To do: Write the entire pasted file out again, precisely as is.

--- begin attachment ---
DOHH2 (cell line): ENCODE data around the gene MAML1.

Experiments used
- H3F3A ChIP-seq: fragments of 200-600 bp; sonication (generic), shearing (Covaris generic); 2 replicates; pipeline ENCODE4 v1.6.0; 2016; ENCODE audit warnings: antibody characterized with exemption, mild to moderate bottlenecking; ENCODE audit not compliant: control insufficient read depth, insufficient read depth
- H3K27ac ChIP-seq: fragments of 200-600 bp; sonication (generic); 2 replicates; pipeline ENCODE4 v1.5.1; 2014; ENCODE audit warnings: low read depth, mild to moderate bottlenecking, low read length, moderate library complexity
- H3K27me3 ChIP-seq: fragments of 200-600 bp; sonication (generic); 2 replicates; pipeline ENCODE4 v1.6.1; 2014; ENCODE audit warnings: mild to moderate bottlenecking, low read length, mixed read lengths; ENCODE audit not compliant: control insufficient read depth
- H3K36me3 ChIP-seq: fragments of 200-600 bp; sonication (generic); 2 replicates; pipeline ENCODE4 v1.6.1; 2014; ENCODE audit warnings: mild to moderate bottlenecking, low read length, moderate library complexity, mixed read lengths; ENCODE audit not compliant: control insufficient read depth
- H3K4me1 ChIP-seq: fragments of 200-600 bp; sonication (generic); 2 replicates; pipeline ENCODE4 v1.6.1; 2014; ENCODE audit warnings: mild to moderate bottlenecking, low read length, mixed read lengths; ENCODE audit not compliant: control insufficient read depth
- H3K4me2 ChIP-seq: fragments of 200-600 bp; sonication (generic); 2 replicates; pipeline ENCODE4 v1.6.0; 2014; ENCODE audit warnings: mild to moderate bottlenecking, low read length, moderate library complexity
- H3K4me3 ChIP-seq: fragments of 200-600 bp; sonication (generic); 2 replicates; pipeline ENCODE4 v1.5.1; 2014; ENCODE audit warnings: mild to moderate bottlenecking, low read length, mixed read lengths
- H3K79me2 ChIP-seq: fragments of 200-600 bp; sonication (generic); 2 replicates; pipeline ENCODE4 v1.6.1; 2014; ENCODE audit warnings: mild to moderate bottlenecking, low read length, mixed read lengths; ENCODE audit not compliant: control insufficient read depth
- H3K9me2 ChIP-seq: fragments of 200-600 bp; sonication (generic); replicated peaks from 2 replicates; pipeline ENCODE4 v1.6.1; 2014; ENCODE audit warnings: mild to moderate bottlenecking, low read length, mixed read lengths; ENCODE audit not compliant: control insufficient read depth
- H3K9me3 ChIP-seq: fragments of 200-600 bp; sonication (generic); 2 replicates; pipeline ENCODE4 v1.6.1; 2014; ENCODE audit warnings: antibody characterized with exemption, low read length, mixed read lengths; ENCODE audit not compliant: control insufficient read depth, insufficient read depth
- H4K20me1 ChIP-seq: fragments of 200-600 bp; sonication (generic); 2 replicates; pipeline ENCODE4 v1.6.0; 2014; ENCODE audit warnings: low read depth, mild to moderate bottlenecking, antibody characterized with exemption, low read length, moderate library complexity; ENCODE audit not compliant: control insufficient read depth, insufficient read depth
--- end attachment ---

DOHH2 (cell line): ENCODE data around the gene MAML1.

Experiments used
- H3F3A ChIP-seq: fragments of 200-600 bp; sonication (generic), shearing (Covaris generic); 2 replicates; pipeline ENCODE4 v1.6.0; 2016; ENCODE audit warnings: antibody characterized with exemption, mild to moderate bottlenecking; ENCODE audit not compliant: control insufficient read depth, insufficient read depth
- H3K27ac ChIP-seq: fragments of 200-600 bp; sonication (generic); 2 replicates; pipeline ENCODE4 v1.5.1; 2014; ENCODE audit warnings: low read depth, mild to moderate bottlenecking, low read length, moderate library complexity
- H3K27me3 ChIP-seq: fragments of 200-600 bp; sonication (generic); 2 replicates; pipeline ENCODE4 v1.6.1; 2014; ENCODE audit warnings: mild to moderate bottlenecking, low read length, mixed read lengths; ENCODE audit not compliant: control insufficient read depth
- H3K36me3 ChIP-seq: fragments of 200-600 bp; sonication (generic); 2 replicates; pipeline ENCODE4 v1.6.1; 2014; ENCODE audit warnings: mild to moderate bottlenecking, low read length, moderate library complexity, mixed read lengths; ENCODE audit not compliant: control insufficient read depth
- H3K4me1 ChIP-seq: fragments of 200-600 bp; sonication (generic); 2 replicates; pipeline ENCODE4 v1.6.1; 2014; ENCODE audit warnings: mild to moderate bottlenecking, low read length, mixed read lengths; ENCODE audit not compliant: control insufficient read depth
- H3K4me2 ChIP-seq: fragments of 200-600 bp; sonication (generic); 2 replicates; pipeline ENCODE4 v1.6.0; 2014; ENCODE audit warnings: mild to moderate bottlenecking, low read length, moderate library complexity
- H3K4me3 ChIP-seq: fragments of 200-600 bp; sonication (generic); 2 replicates; pipeline ENCODE4 v1.5.1; 2014; ENCODE audit warnings: mild to moderate bottlenecking, low read length, mixed read lengths
- H3K79me2 ChIP-seq: fragments of 200-600 bp; sonication (generic); 2 replicates; pipeline ENCODE4 v1.6.1; 2014; ENCODE audit warnings: mild to moderate bottlenecking, low read length, mixed read lengths; ENCODE audit not compliant: control insufficient read depth
- H3K9me2 ChIP-seq: fragments of 200-600 bp; sonication (generic); replicated peaks from 2 replicates; pipeline ENCODE4 v1.6.1; 2014; ENCODE audit warnings: mild to moderate bottlenecking, low read length, mixed read lengths; ENCODE audit not compliant: control insufficient read depth
- H3K9me3 ChIP-seq: fragments of 200-600 bp; sonication (generic); 2 replicates; pipeline ENCODE4 v1.6.1; 2014; ENCODE audit warnings: antibody characterized with exemption, low read length, mixed read lengths; ENCODE audit not compliant: control insufficient read depth, insufficient read depth
- H4K20me1 ChIP-seq: fragments of 200-600 bp; sonication (generic); 2 replicates; pipeline ENCODE4 v1.6.0; 2014; ENCODE audit warnings: low read depth, mild to moderate bottlenecking, antibody characterized with exemption, low read length, moderate library complexity; ENCODE audit not compliant: control insufficient read depth, insufficient read depth